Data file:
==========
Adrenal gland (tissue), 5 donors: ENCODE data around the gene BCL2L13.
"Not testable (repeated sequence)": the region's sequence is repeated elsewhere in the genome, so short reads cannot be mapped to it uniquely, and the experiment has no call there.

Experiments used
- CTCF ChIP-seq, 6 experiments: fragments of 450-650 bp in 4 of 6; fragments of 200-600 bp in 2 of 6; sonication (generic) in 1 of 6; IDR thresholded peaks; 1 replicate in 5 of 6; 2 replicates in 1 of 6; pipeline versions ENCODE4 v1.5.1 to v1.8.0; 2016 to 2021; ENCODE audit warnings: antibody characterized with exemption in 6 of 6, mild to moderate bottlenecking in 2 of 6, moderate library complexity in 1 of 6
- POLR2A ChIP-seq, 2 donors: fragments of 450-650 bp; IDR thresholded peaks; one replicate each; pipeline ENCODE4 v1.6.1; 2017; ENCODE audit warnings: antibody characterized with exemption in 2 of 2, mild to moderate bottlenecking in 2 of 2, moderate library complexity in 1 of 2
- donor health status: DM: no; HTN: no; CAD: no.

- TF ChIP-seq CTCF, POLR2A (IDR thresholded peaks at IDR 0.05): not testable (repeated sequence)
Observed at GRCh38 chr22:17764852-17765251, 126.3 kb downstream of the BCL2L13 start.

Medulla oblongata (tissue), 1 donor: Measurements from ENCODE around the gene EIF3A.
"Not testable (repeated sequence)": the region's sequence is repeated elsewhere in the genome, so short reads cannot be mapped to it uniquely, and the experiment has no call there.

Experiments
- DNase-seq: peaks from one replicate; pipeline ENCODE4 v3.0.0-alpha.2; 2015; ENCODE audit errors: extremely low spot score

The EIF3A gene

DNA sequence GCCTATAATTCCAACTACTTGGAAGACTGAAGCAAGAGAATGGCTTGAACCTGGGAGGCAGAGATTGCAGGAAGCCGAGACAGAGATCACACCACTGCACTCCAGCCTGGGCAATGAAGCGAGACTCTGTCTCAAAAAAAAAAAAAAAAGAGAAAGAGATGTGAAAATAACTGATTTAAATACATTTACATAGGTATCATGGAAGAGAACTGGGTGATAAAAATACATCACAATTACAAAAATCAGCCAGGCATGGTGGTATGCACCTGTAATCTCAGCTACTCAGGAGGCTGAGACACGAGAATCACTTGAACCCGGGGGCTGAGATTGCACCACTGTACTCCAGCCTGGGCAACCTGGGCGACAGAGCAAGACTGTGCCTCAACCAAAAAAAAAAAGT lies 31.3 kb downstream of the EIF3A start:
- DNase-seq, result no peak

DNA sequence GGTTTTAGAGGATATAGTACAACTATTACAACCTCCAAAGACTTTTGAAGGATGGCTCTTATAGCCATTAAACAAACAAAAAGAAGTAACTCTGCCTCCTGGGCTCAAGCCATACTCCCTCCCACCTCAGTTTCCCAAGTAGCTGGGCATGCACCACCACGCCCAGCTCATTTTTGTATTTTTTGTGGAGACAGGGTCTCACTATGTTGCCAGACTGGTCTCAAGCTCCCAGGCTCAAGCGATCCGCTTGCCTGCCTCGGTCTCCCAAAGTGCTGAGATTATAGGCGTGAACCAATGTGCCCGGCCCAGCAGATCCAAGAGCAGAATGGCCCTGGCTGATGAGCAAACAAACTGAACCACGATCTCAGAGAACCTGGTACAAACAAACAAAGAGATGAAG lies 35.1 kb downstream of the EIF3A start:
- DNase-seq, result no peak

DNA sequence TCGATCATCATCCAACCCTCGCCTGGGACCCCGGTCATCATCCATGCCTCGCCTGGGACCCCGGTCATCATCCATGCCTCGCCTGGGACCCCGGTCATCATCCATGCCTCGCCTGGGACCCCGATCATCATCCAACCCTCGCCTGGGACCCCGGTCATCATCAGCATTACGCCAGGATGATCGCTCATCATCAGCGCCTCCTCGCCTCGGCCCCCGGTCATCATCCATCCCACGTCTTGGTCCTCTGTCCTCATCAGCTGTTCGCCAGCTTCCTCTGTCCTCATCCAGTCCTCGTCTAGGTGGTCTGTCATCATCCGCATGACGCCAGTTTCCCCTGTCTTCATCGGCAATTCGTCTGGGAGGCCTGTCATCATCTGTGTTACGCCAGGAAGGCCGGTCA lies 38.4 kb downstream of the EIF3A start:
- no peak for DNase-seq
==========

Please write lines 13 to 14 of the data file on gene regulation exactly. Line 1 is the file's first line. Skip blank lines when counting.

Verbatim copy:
The EIF3A gene

DNA sequence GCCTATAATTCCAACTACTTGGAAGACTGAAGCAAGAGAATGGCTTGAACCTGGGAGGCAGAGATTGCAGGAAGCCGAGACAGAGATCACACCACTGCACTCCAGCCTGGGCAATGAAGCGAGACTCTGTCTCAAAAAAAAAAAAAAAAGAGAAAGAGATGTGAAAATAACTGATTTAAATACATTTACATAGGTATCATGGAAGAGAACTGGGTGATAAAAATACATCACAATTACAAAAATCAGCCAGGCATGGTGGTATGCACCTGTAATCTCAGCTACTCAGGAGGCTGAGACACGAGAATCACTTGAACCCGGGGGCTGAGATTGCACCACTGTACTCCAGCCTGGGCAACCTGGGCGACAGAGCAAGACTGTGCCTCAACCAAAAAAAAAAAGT lies 31.3 kb downstream of the EIF3A start: